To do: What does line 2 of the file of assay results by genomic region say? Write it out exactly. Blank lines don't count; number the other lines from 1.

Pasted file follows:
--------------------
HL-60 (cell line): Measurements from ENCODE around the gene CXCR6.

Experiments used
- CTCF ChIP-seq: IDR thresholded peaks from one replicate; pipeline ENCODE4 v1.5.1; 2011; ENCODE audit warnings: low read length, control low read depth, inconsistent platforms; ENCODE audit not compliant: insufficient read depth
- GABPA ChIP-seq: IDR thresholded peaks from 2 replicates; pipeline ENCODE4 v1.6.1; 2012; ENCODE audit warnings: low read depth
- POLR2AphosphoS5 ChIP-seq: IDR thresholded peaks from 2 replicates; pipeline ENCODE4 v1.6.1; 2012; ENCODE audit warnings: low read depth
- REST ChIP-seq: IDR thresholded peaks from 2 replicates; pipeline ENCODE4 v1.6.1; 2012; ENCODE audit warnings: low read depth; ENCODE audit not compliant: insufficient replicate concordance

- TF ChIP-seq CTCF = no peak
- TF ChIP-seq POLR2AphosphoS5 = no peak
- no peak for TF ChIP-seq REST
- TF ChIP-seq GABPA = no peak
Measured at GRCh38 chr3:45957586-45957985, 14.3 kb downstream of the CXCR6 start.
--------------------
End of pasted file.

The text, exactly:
Experiments used